Are those the only choices you want to consider? Which do you already use? Here's my take on the slideshow capability in each:
- Photoshop CS6 and CC: You can create slieshows in a video format but you will have to crawl through hoops and climb barrels to get what you want. The timeline feature of Photoshop is not exactly intuitive.
- Elements: Can't comment since I have never used the software.
- Lightroom: much easier than Photoshop to create a slideshow but also extremely feature limited. Slideshows can run directly from the software or rendered as a video. Only one music track is allowed with limtied transitions effects. Want the fabled 'Ken Burns' effect? Forget it!
Neither of these choices specifically target slideshow creation and I would certainly not pick any for this purpose (unless you already use them). Best to seek software dedicated for slideshows. Several are free.
None of those. Microsoft Photo Story is quite nice for this type of work, surprisingly. Or even Movie Maker.
With PapaJohn's export profiles you can export HD if you need it.
You did not mention the OS you work on, though. MM and Photo Story will not work on a Mac. Use iMovie on a Mac.
I suppose Adobe Premiere could also be put to work for slide shows, but that's like driving a Formula 1 car on a dusty 50 miles per hour road. Overkill, and not exactly intuitive or fast.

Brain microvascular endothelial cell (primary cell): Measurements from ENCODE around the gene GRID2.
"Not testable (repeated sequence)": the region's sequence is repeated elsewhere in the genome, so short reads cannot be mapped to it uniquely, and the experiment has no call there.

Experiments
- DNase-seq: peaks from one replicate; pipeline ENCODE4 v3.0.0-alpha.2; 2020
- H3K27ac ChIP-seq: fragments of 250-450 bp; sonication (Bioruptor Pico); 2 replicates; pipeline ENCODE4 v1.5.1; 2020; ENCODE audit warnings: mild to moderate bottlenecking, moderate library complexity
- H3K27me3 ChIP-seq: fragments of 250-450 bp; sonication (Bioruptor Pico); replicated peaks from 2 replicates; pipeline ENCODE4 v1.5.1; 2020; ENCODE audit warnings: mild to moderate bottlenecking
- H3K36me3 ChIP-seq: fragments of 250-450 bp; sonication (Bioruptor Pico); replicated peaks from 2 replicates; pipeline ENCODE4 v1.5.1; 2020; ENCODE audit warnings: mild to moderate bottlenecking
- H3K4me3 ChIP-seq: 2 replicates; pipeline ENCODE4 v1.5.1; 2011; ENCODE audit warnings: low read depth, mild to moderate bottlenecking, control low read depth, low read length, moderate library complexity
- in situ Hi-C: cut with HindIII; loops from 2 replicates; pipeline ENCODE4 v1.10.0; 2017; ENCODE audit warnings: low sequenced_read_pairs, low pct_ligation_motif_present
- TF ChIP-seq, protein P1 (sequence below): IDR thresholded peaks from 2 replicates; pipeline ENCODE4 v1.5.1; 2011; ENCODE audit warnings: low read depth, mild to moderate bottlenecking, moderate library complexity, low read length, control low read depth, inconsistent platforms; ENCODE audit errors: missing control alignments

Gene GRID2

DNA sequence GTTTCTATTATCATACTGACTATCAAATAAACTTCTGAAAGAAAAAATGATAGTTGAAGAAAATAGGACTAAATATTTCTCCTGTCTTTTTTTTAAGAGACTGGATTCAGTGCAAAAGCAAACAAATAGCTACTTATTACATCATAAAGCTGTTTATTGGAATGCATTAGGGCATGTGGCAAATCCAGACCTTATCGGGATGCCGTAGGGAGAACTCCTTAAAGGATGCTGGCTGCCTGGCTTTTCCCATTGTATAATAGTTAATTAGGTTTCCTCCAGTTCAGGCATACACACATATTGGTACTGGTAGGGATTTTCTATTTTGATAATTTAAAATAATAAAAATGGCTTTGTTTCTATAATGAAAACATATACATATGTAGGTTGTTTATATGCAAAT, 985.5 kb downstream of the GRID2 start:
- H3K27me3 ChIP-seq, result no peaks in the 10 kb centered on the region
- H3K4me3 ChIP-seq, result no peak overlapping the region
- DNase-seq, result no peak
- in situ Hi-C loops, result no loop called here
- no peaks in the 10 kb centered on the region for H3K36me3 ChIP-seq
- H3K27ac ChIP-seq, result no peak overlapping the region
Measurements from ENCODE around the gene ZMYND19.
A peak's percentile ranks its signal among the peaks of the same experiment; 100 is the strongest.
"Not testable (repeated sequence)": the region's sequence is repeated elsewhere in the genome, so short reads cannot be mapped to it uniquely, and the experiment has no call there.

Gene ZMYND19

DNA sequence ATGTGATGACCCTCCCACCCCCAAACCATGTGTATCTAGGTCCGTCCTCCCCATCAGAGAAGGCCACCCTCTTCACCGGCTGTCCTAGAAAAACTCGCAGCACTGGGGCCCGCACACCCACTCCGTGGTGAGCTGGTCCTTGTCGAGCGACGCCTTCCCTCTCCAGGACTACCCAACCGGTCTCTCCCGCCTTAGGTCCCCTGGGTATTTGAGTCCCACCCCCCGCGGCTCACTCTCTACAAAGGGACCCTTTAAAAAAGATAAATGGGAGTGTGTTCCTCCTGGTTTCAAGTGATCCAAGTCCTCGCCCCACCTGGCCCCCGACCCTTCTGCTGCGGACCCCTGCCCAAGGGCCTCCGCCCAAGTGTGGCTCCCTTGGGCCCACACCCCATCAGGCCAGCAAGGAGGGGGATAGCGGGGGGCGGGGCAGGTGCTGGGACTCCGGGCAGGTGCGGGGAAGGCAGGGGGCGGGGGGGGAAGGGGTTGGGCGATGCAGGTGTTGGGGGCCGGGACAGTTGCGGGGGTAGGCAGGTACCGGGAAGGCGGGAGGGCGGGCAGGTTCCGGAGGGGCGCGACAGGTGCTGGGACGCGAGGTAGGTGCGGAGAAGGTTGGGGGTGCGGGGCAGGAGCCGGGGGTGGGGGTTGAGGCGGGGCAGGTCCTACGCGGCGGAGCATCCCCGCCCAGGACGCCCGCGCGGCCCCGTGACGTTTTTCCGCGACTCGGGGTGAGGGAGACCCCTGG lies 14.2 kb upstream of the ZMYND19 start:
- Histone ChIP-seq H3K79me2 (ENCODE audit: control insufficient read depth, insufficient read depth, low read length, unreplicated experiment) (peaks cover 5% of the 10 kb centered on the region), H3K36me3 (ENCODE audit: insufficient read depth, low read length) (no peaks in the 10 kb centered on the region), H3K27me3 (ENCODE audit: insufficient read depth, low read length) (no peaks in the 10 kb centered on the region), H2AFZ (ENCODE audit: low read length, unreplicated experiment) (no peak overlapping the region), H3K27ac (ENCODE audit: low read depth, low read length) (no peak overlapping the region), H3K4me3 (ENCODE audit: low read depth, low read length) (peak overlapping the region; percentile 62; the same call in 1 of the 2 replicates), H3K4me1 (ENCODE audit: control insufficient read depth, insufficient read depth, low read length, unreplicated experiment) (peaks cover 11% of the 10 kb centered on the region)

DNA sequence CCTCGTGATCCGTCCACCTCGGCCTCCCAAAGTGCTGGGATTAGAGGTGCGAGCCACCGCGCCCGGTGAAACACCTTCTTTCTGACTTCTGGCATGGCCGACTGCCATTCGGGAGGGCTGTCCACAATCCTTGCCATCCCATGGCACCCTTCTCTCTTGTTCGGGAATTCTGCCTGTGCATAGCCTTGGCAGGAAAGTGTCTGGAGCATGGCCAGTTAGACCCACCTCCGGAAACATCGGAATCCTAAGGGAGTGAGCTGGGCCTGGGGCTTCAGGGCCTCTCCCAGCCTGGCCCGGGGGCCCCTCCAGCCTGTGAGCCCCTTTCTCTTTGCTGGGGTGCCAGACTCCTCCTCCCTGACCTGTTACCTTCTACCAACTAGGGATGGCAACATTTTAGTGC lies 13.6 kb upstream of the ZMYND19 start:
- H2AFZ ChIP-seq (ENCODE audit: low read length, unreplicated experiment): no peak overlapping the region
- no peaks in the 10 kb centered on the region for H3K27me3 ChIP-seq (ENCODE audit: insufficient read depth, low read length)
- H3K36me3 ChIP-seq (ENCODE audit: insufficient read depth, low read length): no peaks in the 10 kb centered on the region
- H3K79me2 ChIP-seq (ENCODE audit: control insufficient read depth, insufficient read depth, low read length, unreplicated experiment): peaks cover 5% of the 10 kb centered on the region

First I've heard of Proshow Gold. Windows only unless you run a Windows virtual machine on a Mac.
I wonder why people would use it rather than Microsoft Powerpoint?
From what I've heard, it is a whole different animal with a timeline that you can mix video and stills and sync audio to. I've been organising all the AV presentations for the Convention we are running from tomorrow, and about 80% of them were made with Proshow.
One is quite impressive with compound movement on mutltiple paths and layers in apparent 3D space, and it was definitely done with Proshow. I thought it the best of the entries for this particular AV competition, but we are talking Photographic Society here, so it was the arty B&W presentation that won.
I use Premiere Pro and After Effects myself, but I bet Proshow is a lot easier to get to grips with.